Horror and Western; are they two peas in a pod? Something about gelling two genres of this ilk feels unique, but also patchwork. That's the feeling I got when watching the cheap-jack drive-in monster mash-up JESSE JAMES MEETS FRANKENSTEIN'S DAUGHTER. The adventures of the infamous Jesse James cross paths with the determined, ghoulish experiments of the Frankenstein family.
Frankenstein's daughter (although I could've sworn I heard her mentioned grandfather, not father), Maria, finds herself in Mexico with her brother, after fleeing Europe for continuing her family's ungodly work with some eye-catching headwear. Her choice of residence, a beautiful matte painting of a monastery on the hills is perfect for her work with a neighboring superstitious Mexican village to make her fit right at home, but there's also a bonus as it's a frequent hotbed for electrical storms. So she scored big right there, no waiting around and marking dates on the calendar for the next lightning strike. But now she's running out of experimental guinea pigs, as the nearby village is eventually deserted. Now cue in the outlaw Jesse James' side of the story. James along with his hunky, dim-witted sidekick Hank tag along on a heist that goes wrong and Hank is fatally shot. On the run from a sheriff, he comes across a Mexican family camping out in the woods and the daughter takes them back to Frankenstein's lodge. Maria sees potential in Hank, as the perfect specimen for her secret experiments and finding some common ground, and hopefully love from another outlaw James.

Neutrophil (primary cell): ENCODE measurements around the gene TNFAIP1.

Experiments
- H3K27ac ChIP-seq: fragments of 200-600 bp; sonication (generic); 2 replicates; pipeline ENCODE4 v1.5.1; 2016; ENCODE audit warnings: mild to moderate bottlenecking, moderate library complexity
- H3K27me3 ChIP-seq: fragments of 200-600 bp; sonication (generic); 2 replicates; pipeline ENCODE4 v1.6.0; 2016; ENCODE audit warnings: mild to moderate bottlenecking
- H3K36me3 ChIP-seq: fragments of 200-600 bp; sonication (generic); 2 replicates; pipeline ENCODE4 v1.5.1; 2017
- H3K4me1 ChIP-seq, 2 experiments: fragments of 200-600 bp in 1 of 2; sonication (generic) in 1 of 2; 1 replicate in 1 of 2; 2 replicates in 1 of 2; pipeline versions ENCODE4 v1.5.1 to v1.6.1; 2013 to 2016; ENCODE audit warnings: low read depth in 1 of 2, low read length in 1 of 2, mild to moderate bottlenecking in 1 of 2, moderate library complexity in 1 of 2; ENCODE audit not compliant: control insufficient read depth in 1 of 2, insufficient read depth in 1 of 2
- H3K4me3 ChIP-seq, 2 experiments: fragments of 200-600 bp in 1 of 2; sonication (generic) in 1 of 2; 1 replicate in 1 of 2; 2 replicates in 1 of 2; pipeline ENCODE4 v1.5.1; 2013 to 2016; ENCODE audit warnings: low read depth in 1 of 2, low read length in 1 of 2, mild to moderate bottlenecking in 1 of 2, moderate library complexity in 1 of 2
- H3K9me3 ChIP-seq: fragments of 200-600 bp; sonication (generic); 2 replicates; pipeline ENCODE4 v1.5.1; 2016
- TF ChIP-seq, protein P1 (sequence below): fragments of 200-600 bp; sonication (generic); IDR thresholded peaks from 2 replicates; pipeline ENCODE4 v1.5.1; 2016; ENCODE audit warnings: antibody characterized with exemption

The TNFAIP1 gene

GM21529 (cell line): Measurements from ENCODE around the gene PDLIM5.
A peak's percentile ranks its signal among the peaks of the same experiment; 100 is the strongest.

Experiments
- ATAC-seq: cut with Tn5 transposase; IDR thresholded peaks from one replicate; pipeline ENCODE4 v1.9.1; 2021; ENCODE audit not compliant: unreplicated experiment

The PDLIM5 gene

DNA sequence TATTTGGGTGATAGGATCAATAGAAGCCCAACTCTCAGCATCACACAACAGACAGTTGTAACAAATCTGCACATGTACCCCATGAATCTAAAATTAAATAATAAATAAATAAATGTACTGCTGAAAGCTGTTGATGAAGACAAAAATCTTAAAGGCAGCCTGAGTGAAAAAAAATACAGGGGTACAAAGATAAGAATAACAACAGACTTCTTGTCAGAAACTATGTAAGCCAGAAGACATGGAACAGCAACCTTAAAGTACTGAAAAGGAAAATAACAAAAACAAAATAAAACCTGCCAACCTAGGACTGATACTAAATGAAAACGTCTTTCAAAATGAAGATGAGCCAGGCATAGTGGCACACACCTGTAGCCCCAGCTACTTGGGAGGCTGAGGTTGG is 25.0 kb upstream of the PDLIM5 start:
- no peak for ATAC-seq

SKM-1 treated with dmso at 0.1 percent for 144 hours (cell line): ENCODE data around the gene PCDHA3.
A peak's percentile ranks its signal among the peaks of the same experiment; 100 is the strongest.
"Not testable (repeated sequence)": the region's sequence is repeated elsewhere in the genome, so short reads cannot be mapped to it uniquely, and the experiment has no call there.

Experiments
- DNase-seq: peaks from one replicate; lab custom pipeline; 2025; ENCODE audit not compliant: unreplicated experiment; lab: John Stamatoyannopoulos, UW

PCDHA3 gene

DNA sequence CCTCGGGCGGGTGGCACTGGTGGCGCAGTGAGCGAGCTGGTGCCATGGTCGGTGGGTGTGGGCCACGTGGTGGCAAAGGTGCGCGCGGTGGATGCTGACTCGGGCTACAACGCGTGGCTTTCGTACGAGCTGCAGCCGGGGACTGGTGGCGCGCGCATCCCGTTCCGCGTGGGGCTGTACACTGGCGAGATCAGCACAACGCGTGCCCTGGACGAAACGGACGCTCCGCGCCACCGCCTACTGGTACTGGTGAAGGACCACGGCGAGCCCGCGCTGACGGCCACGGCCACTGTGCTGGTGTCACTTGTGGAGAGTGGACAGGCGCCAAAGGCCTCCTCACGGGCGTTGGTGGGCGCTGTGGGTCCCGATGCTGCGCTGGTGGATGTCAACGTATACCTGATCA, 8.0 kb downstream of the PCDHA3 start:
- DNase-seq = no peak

Almost half of the film passes by before the film's title is finally stamped. So before the successful experiment is delivered, Jesse James shares some good times with Hank, cowboy brawling on empty stomachs, running afoul of a jealous cowboy, the law is hot on his heels, takes on some native Indians and falls in love with a peasant Mexican girl Juanita. Morals are questioned, while love and friendship does go on to conquer all that is wrong in this screwy plot. Its ham-fisted schlock that doesn't live up to its title, till Hank gets a brain transplant (one that beats while being kept in a jar) becoming the monstrous Igor and begins to choke people to death. Probably comes a bit too late, but Narda Onyx's wickedly manipulative performance, and sometimes expressive facials, especially when in the laboratory gives it some added life.
0 out of 0 found this helpful.
Was this review helpful? Sign in to vote.